This risk can now be mitigated by having nested fault domains within a site. Within the VM Polciies we can now define Primary Level of Failures to tolerate (PFTT, e.g RAID1) and Secondary Level of Failures to tolerate (SFTT, e.g. RAID 1/5/6).
This is quite an enhancement that comes in parallel with Site-Affinity settings (in which site a FTT=0 object should reside) and witness operations within the Web Client User Interface (migrate to new witness).
Absent component resync interaction within User Interface & Alert behaviour
One thing I am still missing is an interactive way in case VMDK objects are absent. In that case by default vSAN will wait 60 minutes until a resync takes place. This value can be changed via an advanced ESXi setting. Anyway that is a behaviour people should be aware of. I would prefer some kind of interactivity in the User Interface that shows the countdown when a resync of the data is going to occur. Maybe you did further actions that take around 70 minutes and you don’t want to stress your environment additionally with those resync operations (remember my statement about the resync stress in the past). Wouldn’t it be cool to just be able to click on wait + 15minutes (like the snooze option on your smartphone) with in the user interface if you know the vSAN component will come back in a short amount if time. The same interface could be used for a repair immediately function.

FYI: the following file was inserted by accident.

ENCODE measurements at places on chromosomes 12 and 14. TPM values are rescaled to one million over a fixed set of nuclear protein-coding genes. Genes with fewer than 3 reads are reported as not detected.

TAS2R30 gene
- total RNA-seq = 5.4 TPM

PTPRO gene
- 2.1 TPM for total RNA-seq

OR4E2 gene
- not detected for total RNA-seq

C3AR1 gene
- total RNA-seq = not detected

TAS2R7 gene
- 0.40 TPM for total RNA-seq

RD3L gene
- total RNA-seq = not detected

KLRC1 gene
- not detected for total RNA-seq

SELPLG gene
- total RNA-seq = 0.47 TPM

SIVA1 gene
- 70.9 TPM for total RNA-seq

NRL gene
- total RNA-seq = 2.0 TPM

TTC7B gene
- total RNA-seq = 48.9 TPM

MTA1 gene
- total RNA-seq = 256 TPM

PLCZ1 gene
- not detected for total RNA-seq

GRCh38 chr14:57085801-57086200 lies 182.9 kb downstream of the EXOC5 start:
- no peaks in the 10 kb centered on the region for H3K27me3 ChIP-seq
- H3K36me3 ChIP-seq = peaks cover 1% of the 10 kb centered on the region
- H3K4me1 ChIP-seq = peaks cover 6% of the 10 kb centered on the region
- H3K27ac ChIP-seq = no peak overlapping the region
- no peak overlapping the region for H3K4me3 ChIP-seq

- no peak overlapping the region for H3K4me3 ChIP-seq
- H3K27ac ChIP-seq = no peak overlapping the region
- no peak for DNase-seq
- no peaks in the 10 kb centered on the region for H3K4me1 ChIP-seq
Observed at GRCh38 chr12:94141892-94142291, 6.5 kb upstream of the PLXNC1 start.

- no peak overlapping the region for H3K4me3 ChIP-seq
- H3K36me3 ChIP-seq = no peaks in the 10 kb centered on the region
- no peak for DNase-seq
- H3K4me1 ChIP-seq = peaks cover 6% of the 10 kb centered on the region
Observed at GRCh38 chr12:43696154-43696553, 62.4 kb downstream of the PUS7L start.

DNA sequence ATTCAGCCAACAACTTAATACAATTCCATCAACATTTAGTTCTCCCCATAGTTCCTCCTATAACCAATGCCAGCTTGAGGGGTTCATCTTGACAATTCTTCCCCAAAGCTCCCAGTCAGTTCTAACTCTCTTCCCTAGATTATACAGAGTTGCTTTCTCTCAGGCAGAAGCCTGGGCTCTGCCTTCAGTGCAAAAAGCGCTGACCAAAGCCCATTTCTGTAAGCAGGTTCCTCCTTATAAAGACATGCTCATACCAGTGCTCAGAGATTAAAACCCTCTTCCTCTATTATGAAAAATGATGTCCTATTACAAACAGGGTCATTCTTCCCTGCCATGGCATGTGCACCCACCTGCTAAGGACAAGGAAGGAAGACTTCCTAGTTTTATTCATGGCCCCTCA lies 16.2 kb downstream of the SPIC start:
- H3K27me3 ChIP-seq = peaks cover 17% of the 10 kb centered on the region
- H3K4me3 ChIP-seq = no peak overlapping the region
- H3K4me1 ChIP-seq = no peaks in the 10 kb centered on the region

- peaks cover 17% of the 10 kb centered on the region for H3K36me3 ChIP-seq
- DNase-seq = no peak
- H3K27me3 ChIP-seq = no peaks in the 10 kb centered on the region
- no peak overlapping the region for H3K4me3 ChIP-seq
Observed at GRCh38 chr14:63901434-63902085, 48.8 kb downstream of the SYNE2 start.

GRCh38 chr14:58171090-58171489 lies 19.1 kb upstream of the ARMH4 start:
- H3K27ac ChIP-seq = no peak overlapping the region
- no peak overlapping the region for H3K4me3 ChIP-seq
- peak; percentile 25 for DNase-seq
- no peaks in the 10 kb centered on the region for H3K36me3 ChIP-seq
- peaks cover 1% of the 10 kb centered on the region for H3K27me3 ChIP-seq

The other I didn’t really like in the past was the behaviour of vCenter alerts in case of planned maintenance tasks/reboots. Doing a vSphere update in a vSAN Cluster ends during the reboot phase with a bunch of many alerts that are triggered. IMO one non-critical warning would be enough .
Ok ok I know this is something for a feature request :) I should properly add this up as well.
vSAN has come a long road and this release seems to really fix many of the things I have complaint about in the past. The next 6 months will show if it will really keeps up the promises it has given. I am really looking forward to give an update here.